Book Sale Scores!

The Towson Public Library Book Sale is this weekend, and since I got some fantastic finds last year, and since my book habit rivals that of a crack addict, of course I went back this year. You can bet I'll be going back tomorrow, when books are half price and probably again on Suday when everything is $2 a foot (yes they measure!)

Thursday, April 10, 2008

A Brooch for Bob Ebendorf. . .

So, Bob Ebendorf wore my brooch at the conference. He said he liked it, so I made him one and finally worked up the guts to send it to him today. That doesn't make me a creep does it? Sending art to people I hardly know?

Wednesday, April 9, 2008

Stewart Brand

Stewart Brand started a button campaign asking "Why haven't we seen an images of the whole earth yet?" He eventually enlisted the help of Buckminster Fuller. He talks about how powerful this image of a whole earth has been; how it shows how isolated we are. Some people think the earth is flat, because they treat it's resources as limitless. This image of the earth shows that our space and resources are finite.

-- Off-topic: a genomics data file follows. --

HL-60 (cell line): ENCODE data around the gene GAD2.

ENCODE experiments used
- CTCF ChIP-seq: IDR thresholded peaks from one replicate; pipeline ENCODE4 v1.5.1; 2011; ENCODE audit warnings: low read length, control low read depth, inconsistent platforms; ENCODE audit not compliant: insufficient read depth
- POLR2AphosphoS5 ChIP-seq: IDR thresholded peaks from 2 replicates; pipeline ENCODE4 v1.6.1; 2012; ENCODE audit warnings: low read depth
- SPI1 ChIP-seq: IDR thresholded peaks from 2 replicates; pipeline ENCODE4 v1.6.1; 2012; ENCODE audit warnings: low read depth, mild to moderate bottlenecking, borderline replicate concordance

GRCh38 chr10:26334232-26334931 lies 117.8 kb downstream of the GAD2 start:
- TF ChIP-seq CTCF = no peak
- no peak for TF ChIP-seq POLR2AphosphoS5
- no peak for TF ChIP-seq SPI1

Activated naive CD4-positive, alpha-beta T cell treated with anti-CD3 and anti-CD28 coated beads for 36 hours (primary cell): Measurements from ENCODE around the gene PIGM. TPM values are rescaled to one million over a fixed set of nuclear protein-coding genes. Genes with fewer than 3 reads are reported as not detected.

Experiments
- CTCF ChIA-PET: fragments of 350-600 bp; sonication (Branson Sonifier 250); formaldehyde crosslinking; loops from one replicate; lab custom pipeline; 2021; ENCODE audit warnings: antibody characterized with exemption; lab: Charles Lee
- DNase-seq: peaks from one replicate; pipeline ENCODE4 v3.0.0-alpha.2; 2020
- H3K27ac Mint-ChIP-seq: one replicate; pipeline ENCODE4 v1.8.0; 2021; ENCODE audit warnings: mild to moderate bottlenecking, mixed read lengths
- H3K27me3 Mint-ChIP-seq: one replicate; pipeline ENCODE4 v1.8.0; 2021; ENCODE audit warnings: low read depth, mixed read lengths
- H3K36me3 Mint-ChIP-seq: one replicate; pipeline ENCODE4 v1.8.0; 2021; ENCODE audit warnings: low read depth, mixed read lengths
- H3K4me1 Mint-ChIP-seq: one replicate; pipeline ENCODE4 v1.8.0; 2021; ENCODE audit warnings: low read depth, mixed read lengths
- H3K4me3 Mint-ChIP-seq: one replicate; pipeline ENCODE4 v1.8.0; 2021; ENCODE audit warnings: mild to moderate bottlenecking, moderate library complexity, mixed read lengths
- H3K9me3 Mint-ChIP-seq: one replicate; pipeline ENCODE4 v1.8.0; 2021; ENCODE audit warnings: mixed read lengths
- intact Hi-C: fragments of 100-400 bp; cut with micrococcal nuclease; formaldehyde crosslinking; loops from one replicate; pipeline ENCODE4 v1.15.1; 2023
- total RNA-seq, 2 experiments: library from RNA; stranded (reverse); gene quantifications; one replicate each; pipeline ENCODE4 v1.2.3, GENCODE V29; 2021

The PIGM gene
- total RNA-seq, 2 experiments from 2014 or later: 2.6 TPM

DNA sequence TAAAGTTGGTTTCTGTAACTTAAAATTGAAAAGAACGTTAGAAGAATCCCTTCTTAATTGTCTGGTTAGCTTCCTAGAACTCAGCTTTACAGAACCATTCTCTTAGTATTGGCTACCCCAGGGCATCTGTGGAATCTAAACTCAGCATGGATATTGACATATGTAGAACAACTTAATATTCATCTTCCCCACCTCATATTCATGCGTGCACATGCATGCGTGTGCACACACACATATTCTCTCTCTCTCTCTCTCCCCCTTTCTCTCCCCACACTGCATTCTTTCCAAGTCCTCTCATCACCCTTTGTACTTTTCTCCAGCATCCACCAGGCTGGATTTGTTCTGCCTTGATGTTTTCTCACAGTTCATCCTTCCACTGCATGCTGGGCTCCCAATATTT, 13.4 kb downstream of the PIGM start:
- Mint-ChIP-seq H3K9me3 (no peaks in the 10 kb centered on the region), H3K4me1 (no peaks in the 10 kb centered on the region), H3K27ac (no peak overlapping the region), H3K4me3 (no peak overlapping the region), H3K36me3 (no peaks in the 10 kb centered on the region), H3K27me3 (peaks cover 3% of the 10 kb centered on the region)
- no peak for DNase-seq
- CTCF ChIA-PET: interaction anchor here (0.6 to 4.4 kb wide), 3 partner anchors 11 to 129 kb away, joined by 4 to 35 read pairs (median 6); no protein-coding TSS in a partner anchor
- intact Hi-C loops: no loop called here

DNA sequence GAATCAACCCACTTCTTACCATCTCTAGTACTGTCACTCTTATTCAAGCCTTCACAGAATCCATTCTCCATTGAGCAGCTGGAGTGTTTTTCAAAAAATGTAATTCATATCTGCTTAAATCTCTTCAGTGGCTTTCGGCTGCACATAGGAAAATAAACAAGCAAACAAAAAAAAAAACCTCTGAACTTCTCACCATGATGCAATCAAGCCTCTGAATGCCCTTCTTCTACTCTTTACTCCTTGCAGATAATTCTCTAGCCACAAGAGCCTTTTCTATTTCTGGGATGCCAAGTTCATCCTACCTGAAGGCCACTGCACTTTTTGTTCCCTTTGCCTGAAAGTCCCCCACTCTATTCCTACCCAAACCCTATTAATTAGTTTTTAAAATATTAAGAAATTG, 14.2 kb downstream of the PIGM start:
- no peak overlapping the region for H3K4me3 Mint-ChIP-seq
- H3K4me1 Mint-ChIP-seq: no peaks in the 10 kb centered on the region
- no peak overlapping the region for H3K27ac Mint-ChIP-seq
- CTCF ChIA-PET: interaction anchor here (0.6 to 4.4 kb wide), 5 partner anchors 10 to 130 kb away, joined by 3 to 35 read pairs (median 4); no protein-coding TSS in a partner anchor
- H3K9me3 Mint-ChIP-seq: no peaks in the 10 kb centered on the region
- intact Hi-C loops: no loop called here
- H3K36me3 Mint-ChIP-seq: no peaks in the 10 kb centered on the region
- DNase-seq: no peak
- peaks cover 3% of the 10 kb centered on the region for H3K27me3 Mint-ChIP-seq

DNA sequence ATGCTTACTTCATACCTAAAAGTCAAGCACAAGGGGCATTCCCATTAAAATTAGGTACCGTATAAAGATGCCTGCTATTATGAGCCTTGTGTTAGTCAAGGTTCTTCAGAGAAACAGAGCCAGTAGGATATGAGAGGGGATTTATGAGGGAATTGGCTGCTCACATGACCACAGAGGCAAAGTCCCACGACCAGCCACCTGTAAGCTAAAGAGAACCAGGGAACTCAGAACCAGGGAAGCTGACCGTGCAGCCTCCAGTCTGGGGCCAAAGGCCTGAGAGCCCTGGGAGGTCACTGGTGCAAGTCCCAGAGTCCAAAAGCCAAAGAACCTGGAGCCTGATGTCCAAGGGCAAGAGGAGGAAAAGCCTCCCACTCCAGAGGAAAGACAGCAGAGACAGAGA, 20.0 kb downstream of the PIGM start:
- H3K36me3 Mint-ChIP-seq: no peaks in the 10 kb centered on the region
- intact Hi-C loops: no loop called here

Brand studied design at San Fransciso Art Institute and photography at San Fransciso State College. He feels that with the right tools, information, consciousness, etc. humans could reshape the world they had made, and were making into a world that was socially and enviromentally sustainable. This way of thinking led Brand to develop The Long Now Foundation, The Global Business Network, The Whole Earth Catalogue, WELL, and others. He has written several books, including How Buildings Learn, and The Clock of the Long Now.
I found the ideas of The Long Now very interesting. Their purpose is to "provide counterpoint to today's faster/cheaper mindset and promote slower/better thinking." I think this is great. If we as a species would have implemented slower/better thinking some time ago, maybe we wouldn't be in the predicament we're in. The Long Now Foundation also sponsors Long Bets, to help cultivate better long term thinking.